As Rodes bad luck would have it Iverson on O’Neal’s right did not advance simultaneously or on the same axis, but in waited to see O’Neal’s advance. Like O’Neal, Iverson did not advance with or direct his advancing troops. [37] As a result the brigade drifted right and its exposed left was subject to attack from Baxter’s, Paul’s and Hook’s brigades of Robinson’s division. Like O’Neal’s brigade it too blundered into the path of well concealed veterans who like they did with O’Neal’s Alabamians and slaughtered them. The Federals advanced into the broken ranks of the North Carolina regiments they captured many. Official Confederate reports list only 308 missing but that number differs from the Union reports, Robinson reporting 1000 prisoners and three flags and Baxter’s nearly 400 alone. [38]

88thPAchargeThe 88th Pennsylvania Charges Iverson’s Brigade

Iverson was badly shaken by the slaughter and “went to pieces and became unfit for further command,” [39] being just close enough to observe it. He panicked and notified Rodes that one of his regiments had surrendered in masse though he later retracted that in his official report where he noted “when I found afterward that 500 of my men were left lying dead and wounded on a line as straight as a dress parade, I exonerated …the survivors.” [40] His brigade had lost over two-thirds of its strength in those few minutes, one regiment the 23rd North Carolina lost 89 percent of those it took into battle, and at the end of the day would “count but 34 men in its ranks.” [41] Iverson’s conduct during the battle was highly criticized by fellow officers after it. Accused of cowardice, drunkenness and hiding during the action he was relieved of his command upon the army’s return to Virginia “for misconduct at Gettysburg” [42] and sent back to Georgia. Some complained after the war that Iverson was helped by politicians once he returned to Richmond and instead of facing trial “got off scot free & and had brigade of reserves given to him in Georgia.” [43]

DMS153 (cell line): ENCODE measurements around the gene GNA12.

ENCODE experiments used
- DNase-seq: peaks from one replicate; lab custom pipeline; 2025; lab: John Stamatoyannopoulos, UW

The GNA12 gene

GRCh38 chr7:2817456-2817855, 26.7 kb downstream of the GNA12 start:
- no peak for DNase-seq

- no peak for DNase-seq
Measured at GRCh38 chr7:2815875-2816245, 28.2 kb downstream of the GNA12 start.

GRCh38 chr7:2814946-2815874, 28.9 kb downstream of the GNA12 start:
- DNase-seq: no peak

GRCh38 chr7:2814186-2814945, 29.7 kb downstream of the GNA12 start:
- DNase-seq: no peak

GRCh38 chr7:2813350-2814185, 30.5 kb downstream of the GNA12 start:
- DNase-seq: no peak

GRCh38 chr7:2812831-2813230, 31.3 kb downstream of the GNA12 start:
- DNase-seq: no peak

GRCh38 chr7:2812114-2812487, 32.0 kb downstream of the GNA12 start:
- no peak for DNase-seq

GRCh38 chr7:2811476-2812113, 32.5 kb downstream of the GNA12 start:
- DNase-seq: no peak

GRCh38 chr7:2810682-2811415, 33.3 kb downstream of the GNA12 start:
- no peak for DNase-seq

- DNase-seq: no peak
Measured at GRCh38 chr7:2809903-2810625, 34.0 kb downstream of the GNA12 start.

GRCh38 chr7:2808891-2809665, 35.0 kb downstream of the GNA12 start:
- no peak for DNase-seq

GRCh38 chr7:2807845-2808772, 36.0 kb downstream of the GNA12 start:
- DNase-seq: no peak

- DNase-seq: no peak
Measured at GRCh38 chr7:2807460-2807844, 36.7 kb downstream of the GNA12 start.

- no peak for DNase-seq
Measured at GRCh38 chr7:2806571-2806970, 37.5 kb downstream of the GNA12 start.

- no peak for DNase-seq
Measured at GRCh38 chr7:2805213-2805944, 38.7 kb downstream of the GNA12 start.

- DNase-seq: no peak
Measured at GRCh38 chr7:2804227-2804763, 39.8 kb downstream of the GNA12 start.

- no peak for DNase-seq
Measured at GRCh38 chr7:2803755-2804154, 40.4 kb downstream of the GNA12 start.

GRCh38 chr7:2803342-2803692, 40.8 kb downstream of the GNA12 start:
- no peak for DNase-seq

With the center of his attacking forces crushed the brigades of Junius Daniels and Stephen Ramseur entered the fray to the right of Iverson’s smashed brigade. These capable officers achieved a link up with the battered brigades of Harry Heth at the Railroad cut after Daniel’s brigade had fought a fierce battle with Culter’s and Stone’s brigades in the area [44] and allowed the Confederates a unified front with which they pressed east. To the east Doles’ brigade advanced with Jubal Early’s division smashed the outnumbered and badly spread out divisions of Oliver Howard’s XI Corps. The timely arrival of that division coupled with the skillful work of Daniel and Ramseur saved Rodes from even more misfortune on that first day of battle, but Rodes’ plan “to burst through the enemy” with his division had evaporated. [45] Rodes’ division lost 3000 of its 8000 men present killed, wounded or captured in those few short hours on July 1st 1863.